Pink Bulgarian and Green Velvet Tomatoes for Lasagna

Method

  1. Slice the courgette finely at an angle, slice the beef tomatoes, finely dice the carrots, onions and celery;
  2. Grate the garlic (or use pre-grated), finely chop the rosemary;
  3. Saute the onions witha little oil in a large non-stick frying pan until they're soft (about 10 minutes);
  4. Add the beef mince and brown it all over;
  5. Add the garlic, carrots & celery and cook for about 5 minutes then add the caraway seeds, tomato puree, beef stock, tomatoes, herbs & mushrooms, season with ground pepper and simmer for about half an hour until the sauce has thickened.
  6. In a separate oven proof dish on top of baking parchment, layer the courgettes, tomatoes, season with pepper and dot the ricotta in amongst the tomatoes. Scatter the mozzarella and parmesan over the top and put into a pre-heated oven at 180C and bake for about 35 minutes or until it is brown.
  7. Spoon the meat sauce into dishes, top with the browned topping and serve with whatever veg you want.

Whilst the topping is separate from the sauce and they haven't cooked together, this has the advantage that if (when) there's too much sauce, you can keep it in the fridge to use another day.

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Recipe: Salmon, Leeks & Tomatoes

This is a quick cooked tasty serving of salmon.

As ever, items in italics are from our garden.

Ingredients (for 2)

  • 200g cherry tomatoes
  • 2x skinless salmon fillets (140g each)
  • 350g finely sliced leeks
  • 1-2 tbsp olive oil
  • 1xtbsp wholegrain mustard
  • 1xtbsp honey
  • juice of 1/2 lemon
  • Vegetables & Carbohydrates to serve

Method

  1. Put the leeks into a tray that can be cooked in the oven and microwaved with a small amount of water. Cover with cling film and put it into the microwave for a couple of minutes on high. Then leave to stand for about a minute.
  2. Whilst this is doing, whisk the oil, mustard & lemon juice and season with a little freshly ground pepper making a sauce.
  3. Remove the cling film from the leeks and put the tomatoes in with the leeks. Add the salmon fillets and pour over the sauce.
  4. Put the tray into the oven at about 180C and cook until the salmon is cooked but not overcooked (about 10 minutes)
  5. Serve with whatever vegetables and carbohydrates you like making sure you use all the juices.
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A Walk at Attenborough Nature Reserve – Fish

We went out on a walk this afternoon (we’re trying to up our paces as part of our get fitter campaign). As well as the usual sightings of a collection of water birds, we saw something I’ve never seen before.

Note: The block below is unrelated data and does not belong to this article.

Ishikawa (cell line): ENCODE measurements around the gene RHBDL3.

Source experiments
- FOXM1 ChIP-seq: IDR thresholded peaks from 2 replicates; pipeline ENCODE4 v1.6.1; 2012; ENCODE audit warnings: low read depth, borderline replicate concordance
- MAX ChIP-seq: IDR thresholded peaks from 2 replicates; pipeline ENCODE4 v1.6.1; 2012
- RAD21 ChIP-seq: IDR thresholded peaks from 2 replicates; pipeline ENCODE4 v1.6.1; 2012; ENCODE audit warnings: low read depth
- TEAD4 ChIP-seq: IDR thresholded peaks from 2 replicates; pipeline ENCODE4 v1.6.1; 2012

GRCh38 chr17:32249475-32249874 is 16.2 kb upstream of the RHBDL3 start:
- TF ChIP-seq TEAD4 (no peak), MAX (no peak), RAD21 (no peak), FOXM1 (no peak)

As we went over the first of the bridges over the water on our way, we noticed large numbers of fish. The picture doesn’t do them justice, it shows a patch about 2 meters wide,  but if you can imagine a 10m wide channel solid with fish of a range of sizes as far as the eye can see forwards and backwards from the bridge, that’s what there was.

To the shallow side of the gap were small fish (3-4cm long) and, as the water got deeper across the gap, so the fish got larger up to 15cm I would guess. I have no idea what sort of fish they are, nor why they should be there but, it was quite astounding, something I’ve never seen before and which explains how the diving birds (cormorants, grebes and herons for example) survive in the area.

As we walked around and went back over another bridge into the car park, there were fish again. Not as large a shoal and without the range of sizes but nonetheless a significant number of fish. Whether they are always there and we just happened to notice them, I don’t know but I’ll certainly look again next time.

Fish of all sizes

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Recipe: Sweet & Sour Vegetables with Turkey Balls

Sweet & sour sauce will go with most things but we like to cook it with a lot of vegetables and have a little meat to go with it. These turkey mince balls are tasty and easy to make.

As ever, items in italics are from our garden.

Ingredients (for 2)

  • 200g tomatoes
  • 50g carrots
  • 30g french beans
  • 1 medium courgette
  • 250g turkey mince (we use thighs & breast mixed)
  • 1 inch piece of ginger pealed & grated
  • 1/3 tsp ground cinamon
  • 1 garlic clove (we use 1/2 tsp prechopped)
  • 1 tbsp cornflour (or more to thicken)
  • 2 tbsp cider vinegar
  • 1 tsp sweet chilli sauce
  • 1/2 tsp sugar
  • 4 pineapple slices (tinned)
  • 25-40 ml pineapple juice
  • 1 small onion
  • 1-2 peppers
  • Rice to serve (decide how much you want)